The following parable illustrates this point. A man is walking along a beach and suddenly notices that a wave just washed up a large number of precious stones and pearls. Does the man question why he should bother to reach down and pick up the precious gems when he couldn’t possibly collect them all before the next wave washes them away? On the contrary, he makes the most of the small window of time to gather whatever he can. Getting started and making the effort to be careful about the words which come out of our mouths is certainly the preferred approach, even if we don’t believe we’ll be able to maintain the highest standard on all occasions.
A similar approach can be taken with every virtuous project. Whether it’s an effort to control anger, to become more generous, to build on our Torah knowledge, or to concentrate more intently during prayer, we can resolve to make the very best of the opportunity that the present has to offer.
Every Effort Counts
מי יתן והיה לבבם זה להם ליראה אתי ולשמר את כל מצותי כל הימים למען ייטב להם ולבניהם לעלם לך אמר להם שובו לכם לאהליכם
“Who can assure that this heart should remain theirs, to fear Me and observe all My commandments, all the days, so that it should be good for them and their children forever? Go say to them, ‘Return to your tents.’” (Devarim 5:26-27)
In this week’s Torah portion, Moses reviewed the episode of the giving of the Torah on Mt. Sinai and repeated the Ten Commandments before the entire nation. In recalling the events of Mt. Sinai, Moses drew attention to G-d’s seemingly unusual instruction that the people should return to their tents as a means of ensuring their continuing loyalty to His commandments. Rabbi Menachem Mendel Morgensztern (1757-1859, known as the Kotzker Rebbe, Poland) asks why it was necessary for Moses to include this as part of his review of the overall experience of receiving the Torah at Mt. Sinai.
Furthermore, what connection is there between G-d’s concern that the Jewish people “fear and observe” all the commandments and returning to their tents? Indeed, the commandments inspire great admiration for the Jewish people in the eyes of the nations (Devarim 4:6). Surely they are not to be kept hidden in their tents!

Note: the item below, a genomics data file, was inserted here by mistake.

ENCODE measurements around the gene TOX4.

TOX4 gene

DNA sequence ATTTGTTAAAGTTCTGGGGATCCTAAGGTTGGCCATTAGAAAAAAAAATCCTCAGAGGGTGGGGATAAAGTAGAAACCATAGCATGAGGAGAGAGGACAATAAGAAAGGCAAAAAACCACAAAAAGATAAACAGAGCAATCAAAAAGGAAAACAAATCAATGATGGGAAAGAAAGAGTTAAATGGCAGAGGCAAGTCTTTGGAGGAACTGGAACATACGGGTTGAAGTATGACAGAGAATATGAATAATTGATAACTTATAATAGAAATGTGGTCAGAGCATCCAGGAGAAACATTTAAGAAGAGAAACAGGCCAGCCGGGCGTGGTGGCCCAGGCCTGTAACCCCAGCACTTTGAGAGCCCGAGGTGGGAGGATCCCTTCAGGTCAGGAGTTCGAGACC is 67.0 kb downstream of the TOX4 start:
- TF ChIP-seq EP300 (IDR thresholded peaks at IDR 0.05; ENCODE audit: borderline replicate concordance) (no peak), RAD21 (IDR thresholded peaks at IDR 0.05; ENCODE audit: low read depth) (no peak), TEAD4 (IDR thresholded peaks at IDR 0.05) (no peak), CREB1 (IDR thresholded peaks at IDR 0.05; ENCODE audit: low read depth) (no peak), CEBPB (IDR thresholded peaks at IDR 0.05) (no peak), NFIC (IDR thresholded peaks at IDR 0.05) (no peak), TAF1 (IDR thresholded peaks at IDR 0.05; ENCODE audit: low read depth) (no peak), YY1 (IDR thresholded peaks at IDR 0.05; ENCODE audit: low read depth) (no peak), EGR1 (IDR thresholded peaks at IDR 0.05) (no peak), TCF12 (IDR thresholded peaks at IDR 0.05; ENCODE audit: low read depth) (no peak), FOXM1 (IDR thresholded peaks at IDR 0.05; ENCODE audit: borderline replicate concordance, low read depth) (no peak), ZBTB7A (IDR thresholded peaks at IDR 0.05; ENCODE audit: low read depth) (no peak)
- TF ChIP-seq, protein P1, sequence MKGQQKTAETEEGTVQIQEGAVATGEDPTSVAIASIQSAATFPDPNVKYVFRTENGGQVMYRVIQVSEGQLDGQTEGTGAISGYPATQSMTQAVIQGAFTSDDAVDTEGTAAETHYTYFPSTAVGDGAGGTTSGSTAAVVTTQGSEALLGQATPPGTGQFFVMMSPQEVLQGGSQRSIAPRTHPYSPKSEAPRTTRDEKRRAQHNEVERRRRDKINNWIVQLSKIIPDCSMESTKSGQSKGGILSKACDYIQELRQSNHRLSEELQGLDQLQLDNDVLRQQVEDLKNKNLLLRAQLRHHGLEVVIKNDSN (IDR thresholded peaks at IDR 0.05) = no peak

Rabbi Morgensztern answers that G-d is stressing the importance of how the Jewish people should conduct themselves in their homes. When the Torah was given at Mt. Sinai, it was ablaze with fire, and the heart of the entire nation was directed toward one goal. Now, G-d was instructing Moses to tell the nation that they must bring their burning enthusiasm with them back to their tents, to their homes. Only then would this experience find lasting permanence.
In a similar vein, a Mishnah in Ethics of the Fathers (Pirkei Avot 1:4) states that one’s home should be a meeting place for sages; the very next Mishnah (Pirkei Avot 1:5) states that one’s “house should be open wide,” and the poor should be treated as “members of your household.”
On the surface, these two teachings seem to contradict each other. On the one hand, having a home that is a meeting place of sages means maintaining a level of decorum and dignity which would be appropriate for such leaders. On the other hand, treating the poor as members of our household might give an entirely different flavor to the home, with down-and-out people coming and going at all hours.
A deeper look, however, shows that there really is no contradiction. When a home truly embraces Jewish values with vigor and enthusiasm, then all who enter, from the wisest of sages to the simplest of people, will be comfortable there.
The following story illustrates this point:
Rabbi Yaakov Yosef Herman (1880 – 1967) was a pioneering figure in the observant Jewish world in New York in the early part of the 20th century. He encouraged many young people to embrace their Jewish heritage at a time when millions of Jews were abandoning the “ways of the old country.” He and his wife insisted that their home be open to all. The greatest Rabbis and the poorest of immigrants were all welcome at – and indeed sought out – his table. After many years of Shabbat and Holiday meals and guests, however, this table definitely showed the effects of all the wear and tear.
One day, a relative offered to give them a dining room set to replace the old one at no cost. Rabbi Herman refused.
This table has seen the greatest scholars of our generation, he explained. To outward appearances, the table was old and scratched. However, to Rabbi Herman and his family, the table was a treasured vessel used for holy purposes.
Another time, while Rabbi Herman’s daughter was playing outside, an expensive, chauffeur-driven car drove up to their apartment. An elegant woman appeared from the car and asked to be taken to the Herman residence.
The guest was a wealthy Jewish woman from the West Side of Manhattan. She was known for her contributions to Jewish causes, and she had heard about the many guests that the Herman’s invited into their home.
In a humble voice, this woman asked Mrs. Herman if she could help in the preparations for Shabbat.
“How do you want to help me?” Mrs. Herman asked.
“Well,” she answered, “I could even wash your floors.”
A woman from the upper classes of New York society had traveled to the Herman home and asked to wash the floors – all to have a small portion in their tremendous generosity of spirit. (From All for the Boss by Ruchoma Shain)